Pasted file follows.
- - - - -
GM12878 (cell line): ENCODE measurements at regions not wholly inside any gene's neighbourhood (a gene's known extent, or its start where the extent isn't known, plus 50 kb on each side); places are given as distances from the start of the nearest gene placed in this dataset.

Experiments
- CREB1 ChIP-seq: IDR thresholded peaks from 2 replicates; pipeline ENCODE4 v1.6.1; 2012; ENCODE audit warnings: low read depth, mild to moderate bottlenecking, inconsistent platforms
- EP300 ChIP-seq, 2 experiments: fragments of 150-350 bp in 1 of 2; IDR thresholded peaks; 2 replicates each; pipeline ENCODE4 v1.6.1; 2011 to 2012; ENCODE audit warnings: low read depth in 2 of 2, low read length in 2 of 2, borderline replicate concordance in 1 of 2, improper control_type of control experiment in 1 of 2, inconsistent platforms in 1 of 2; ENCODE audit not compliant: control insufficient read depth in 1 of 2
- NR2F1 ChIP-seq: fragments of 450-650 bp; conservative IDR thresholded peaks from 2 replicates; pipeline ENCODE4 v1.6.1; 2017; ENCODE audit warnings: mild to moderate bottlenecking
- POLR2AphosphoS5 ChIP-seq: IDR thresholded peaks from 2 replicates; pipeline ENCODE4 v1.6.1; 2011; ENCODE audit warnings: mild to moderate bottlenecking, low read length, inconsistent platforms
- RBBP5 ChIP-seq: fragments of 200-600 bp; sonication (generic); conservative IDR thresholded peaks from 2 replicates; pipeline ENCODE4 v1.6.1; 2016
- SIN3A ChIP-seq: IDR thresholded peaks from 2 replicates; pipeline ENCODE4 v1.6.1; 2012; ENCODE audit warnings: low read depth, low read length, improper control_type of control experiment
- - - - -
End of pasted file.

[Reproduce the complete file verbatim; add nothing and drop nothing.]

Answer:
GM12878 (cell line): ENCODE measurements at regions not wholly inside any gene's neighbourhood (a gene's known extent, or its start where the extent isn't known, plus 50 kb on each side); places are given as distances from the start of the nearest gene placed in this dataset.

Experiments
- CREB1 ChIP-seq: IDR thresholded peaks from 2 replicates; pipeline ENCODE4 v1.6.1; 2012; ENCODE audit warnings: low read depth, mild to moderate bottlenecking, inconsistent platforms
- EP300 ChIP-seq, 2 experiments: fragments of 150-350 bp in 1 of 2; IDR thresholded peaks; 2 replicates each; pipeline ENCODE4 v1.6.1; 2011 to 2012; ENCODE audit warnings: low read depth in 2 of 2, low read length in 2 of 2, borderline replicate concordance in 1 of 2, improper control_type of control experiment in 1 of 2, inconsistent platforms in 1 of 2; ENCODE audit not compliant: control insufficient read depth in 1 of 2
- NR2F1 ChIP-seq: fragments of 450-650 bp; conservative IDR thresholded peaks from 2 replicates; pipeline ENCODE4 v1.6.1; 2017; ENCODE audit warnings: mild to moderate bottlenecking
- POLR2AphosphoS5 ChIP-seq: IDR thresholded peaks from 2 replicates; pipeline ENCODE4 v1.6.1; 2011; ENCODE audit warnings: mild to moderate bottlenecking, low read length, inconsistent platforms
- RBBP5 ChIP-seq: fragments of 200-600 bp; sonication (generic); conservative IDR thresholded peaks from 2 replicates; pipeline ENCODE4 v1.6.1; 2016
- SIN3A ChIP-seq: IDR thresholded peaks from 2 replicates; pipeline ENCODE4 v1.6.1; 2012; ENCODE audit warnings: low read depth, low read length, improper control_type of control experiment